Let’s say that you want to own IBM at $80 per share while it’s trading at $90. Instead of putting in that limit-buy order and waiting, you now know that you could sell the $80 put option and collect $750 for every option that you sell.
If IBM happens to end up trading below $80 per share at option expiration, then you’ll be called upon to buy your shares at $80 per share. That’s a good thing because $80 was the price you wanted to acquire it, and $10 cheaper than where it had been trading. Not only that, but someone paid you $750 extra per option just for your time and effort to buy your stock at your price.
Since options trade in 100 multiples, the option is quoted as $7.50. When it’s time to collect the money, you will receive $750 (100 shares x $7.50).
Even better, that $7.50 actually lowers your cost basis if you have to buy the stock. Even though you’re buying IBM at $80 per share, it’s really only costing you $72.50 per share when you factor in the $7.50 you received up front – an extra bonus.
Here’s a sample option chain for IBM options that expire in April 2009. The option chain lists all options activity and the options that trade for a particular stock and can be accessed online or from your broker.
You can see with IBM currently at $88.22 per share, the April 2009 $80 put option can be sold for $7.50 (splitting the bid/ask prices). So for every option you sell, you will instantly collect $750. If you sold 5 put options, you would receive $3750.
Put Option Selling & Option Expiration Day 2009
Here’s what goes down at option expiration day in April 2009:
- If IBM is trading above $80 at expiration, then the options will expire worthless and you get to keep the full $750, no questions asked. You can then move on and do another put-sell trade for a future expiration period. Unfortunately, you will not be asked to buy any shares at $80. But at least you were compensated $750 per option for your time.
- If IBM is trading below $80 at expiration, then congratulations, you will be called upon to buy the shares at $80 a piece. This is good news because $80 was the price you wanted to acquire them. Plus, you still get to keep the $750 paid to you on Day 1. The shares will show up in your account and you’ll be required to pay for the shares in full at that time. If you sold five option contracts, which is the same as 500 shares of stock, you will be required to pay out $40,000 at that time.
Just remember, you’ll only get to buy the shares if the price of the stock is trading below the strike price on expiration day
A few points to consider before implementing a put-selling plan of attack:
- Only sell put option contracts on stocks that you want to own for the long haul, as you might be required to buy them at expiration. We use this strategy to acquire high-quality, top-notch stocks. Don’t sell put options on risky stocks that you have no intention of buying, or only do it just to receive the put option income.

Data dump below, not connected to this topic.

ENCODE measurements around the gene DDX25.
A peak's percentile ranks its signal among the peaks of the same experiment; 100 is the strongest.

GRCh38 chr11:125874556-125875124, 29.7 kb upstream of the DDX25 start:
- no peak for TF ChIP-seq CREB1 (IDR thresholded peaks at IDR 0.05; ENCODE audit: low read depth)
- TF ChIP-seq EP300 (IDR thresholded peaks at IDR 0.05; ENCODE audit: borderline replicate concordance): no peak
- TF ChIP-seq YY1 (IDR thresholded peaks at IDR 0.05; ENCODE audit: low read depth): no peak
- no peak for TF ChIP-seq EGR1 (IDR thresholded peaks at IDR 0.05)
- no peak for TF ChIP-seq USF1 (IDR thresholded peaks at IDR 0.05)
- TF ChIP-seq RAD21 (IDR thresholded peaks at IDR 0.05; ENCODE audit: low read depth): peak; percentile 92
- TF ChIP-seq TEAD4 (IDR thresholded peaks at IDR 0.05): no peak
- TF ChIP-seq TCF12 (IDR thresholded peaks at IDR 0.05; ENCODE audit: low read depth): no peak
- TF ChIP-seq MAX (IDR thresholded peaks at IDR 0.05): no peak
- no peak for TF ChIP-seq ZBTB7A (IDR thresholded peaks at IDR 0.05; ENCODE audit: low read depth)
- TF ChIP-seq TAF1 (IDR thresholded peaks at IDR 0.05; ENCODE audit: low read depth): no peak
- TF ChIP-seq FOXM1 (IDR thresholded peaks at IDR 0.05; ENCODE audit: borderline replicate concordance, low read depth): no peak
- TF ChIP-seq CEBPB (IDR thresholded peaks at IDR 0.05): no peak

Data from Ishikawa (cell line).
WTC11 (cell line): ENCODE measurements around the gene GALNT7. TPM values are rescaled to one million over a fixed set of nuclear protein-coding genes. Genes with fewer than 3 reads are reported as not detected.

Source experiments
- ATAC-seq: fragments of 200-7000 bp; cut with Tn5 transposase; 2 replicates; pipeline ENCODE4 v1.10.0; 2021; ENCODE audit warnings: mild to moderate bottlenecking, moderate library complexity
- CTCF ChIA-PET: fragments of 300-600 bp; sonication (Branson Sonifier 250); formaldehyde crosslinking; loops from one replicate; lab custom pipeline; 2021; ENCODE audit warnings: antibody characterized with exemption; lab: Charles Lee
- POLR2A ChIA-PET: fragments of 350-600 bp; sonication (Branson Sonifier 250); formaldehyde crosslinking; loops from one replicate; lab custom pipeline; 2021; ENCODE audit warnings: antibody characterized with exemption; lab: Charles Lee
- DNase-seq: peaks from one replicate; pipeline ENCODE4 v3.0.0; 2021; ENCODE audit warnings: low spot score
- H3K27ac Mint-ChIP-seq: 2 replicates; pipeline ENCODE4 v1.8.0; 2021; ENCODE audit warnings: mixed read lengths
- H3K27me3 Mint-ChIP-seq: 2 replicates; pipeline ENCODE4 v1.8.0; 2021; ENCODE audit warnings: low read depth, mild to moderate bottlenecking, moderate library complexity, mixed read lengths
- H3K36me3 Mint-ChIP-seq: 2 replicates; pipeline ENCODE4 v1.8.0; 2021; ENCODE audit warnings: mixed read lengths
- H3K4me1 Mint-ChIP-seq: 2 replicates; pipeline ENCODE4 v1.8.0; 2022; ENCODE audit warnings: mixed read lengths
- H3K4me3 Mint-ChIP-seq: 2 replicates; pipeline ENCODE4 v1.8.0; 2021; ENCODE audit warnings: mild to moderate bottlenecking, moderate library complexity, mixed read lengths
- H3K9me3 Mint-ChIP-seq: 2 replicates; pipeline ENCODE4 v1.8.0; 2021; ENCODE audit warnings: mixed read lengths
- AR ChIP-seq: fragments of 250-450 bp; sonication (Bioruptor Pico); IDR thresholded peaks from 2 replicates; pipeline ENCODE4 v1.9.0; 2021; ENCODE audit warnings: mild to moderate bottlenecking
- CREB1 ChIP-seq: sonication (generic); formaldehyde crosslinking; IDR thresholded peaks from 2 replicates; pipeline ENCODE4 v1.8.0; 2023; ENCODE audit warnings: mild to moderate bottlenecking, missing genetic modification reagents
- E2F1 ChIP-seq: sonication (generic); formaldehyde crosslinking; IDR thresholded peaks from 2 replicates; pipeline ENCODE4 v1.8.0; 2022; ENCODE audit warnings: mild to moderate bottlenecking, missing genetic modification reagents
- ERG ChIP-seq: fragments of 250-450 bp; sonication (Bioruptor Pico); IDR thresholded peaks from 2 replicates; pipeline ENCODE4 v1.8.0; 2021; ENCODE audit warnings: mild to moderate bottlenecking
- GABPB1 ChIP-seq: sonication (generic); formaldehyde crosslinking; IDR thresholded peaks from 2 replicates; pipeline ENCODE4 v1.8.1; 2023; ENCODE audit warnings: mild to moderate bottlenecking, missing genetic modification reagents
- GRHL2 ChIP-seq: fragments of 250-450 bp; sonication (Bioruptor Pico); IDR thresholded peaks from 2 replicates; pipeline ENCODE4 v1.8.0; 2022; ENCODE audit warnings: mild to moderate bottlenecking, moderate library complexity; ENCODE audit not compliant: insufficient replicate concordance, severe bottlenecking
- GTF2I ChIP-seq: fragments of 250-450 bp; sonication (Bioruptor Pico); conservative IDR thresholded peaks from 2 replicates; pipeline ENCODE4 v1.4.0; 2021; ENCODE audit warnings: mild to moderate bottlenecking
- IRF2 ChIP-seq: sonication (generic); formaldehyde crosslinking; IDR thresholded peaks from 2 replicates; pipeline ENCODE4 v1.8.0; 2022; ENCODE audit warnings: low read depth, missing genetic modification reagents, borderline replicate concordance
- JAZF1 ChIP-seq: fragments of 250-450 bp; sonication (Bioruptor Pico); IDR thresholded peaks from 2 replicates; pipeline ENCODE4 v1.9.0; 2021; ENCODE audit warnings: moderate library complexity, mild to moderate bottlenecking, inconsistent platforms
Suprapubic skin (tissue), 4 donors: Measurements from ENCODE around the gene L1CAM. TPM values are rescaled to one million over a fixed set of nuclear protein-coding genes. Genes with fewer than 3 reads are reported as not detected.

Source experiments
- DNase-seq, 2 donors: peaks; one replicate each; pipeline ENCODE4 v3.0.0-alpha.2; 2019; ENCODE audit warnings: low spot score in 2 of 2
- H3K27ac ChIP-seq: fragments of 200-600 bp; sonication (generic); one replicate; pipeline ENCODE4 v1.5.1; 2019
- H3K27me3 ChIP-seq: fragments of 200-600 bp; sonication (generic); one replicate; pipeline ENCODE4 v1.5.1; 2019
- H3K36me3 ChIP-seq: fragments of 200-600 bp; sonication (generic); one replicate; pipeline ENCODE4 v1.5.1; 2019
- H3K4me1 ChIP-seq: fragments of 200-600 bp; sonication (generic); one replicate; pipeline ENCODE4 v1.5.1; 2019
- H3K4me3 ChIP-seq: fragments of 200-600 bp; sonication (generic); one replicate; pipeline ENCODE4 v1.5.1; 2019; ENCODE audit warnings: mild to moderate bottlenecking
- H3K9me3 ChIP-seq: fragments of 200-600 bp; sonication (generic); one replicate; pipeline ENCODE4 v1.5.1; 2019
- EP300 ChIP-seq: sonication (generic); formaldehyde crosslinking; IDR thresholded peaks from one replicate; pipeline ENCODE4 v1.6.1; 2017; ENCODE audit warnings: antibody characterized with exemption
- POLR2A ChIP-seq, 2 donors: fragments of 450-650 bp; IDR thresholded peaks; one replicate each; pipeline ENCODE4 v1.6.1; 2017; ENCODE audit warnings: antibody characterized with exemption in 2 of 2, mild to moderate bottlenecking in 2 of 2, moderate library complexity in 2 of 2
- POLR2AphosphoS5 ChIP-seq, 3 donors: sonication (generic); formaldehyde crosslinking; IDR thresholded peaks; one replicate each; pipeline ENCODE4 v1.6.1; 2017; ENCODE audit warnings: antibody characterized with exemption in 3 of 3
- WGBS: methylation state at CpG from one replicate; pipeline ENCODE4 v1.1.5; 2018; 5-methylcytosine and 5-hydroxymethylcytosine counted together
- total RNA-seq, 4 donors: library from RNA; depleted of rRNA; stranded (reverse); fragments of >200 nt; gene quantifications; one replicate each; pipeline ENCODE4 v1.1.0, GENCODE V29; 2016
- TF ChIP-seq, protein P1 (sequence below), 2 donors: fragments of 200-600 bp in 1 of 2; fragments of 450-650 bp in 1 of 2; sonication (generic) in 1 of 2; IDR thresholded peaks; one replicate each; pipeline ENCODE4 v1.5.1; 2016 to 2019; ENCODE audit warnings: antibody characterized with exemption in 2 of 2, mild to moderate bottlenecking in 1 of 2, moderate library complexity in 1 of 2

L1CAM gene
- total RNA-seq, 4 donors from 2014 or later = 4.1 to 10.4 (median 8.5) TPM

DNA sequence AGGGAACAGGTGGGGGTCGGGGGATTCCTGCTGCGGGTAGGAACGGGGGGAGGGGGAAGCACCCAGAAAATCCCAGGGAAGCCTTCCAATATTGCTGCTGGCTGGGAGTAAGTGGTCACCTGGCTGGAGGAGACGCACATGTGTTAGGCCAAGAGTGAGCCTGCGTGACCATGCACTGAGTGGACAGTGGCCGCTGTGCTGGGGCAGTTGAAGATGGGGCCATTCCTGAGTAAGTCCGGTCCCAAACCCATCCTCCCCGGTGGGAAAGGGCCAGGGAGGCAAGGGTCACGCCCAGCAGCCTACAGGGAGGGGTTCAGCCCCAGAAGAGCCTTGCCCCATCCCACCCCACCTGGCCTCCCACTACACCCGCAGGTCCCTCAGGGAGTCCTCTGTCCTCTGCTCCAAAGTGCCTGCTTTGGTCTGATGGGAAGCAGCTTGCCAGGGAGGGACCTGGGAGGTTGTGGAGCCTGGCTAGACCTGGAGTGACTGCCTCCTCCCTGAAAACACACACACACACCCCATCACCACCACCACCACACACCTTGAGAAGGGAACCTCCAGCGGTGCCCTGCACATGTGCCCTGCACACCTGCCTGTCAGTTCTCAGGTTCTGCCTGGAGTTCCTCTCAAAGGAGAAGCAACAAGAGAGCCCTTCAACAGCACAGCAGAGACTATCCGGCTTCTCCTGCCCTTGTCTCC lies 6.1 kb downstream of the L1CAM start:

- You will need to have an option trading account set up with your broker in order to sell put options.
- Only sell the amount of put options that correspond to your buy levels. If you eventually want to buy 500 shares, then don’t sell more than five option contracts.
- You will need to keep a percentage of money in your account on hold at all times while the trade is active. This percentage is called the “margin requirement” and is set by your broker. In most cases, your broker will ask you to keep anywhere from 10% to 50% of the full purchase price of the stock while the trade is active. This is great, as you don’t need to keep the full $40,000 (in the IBM example) on hold at all times. This still allows you to use your funds for other trades
That’s it, put selling, in a nutshell. It’s an alternative way to acquire stocks while getting paid for your time and effort. You get to pick the stock you want and the price at which you’re comfortable owning it.
Just remember, stick with quality stocks that you want to keep for the long haul.
Today’s Investment U Crib Sheet
Options can be confusing at first, but with familiarity, they become just another tool in your investment toolkit. Here’s a quick review of some of the key put option topics.
- Options Chain – listing of a stock’s option contracts of puts and calls. An options chain is broken down by strike price and expiration date, with each option receiving its own security symbol.
- Strike Price – the price at which a contract can be exercised.
- In the Money – if a put contract is lower than the strike price, the contract is considered in the money. It means that the contract will make money for its owner.
- Out of the Money – if a put contract is higher than the strike price, it is out of the money. The price is too high for the transaction to be profitable – it makes no sense for the owner to exercise the contract.
- Expiration Date – date at which the option is either exercised by, or expires worthless.
- Time Decay – while not discussed much, the value of an option contract is based on several things, one of them being time value of the option. The longer an option has control over a stock, the pricier it is. Time decay is the declining value of an options contract as it approaches its expiration date.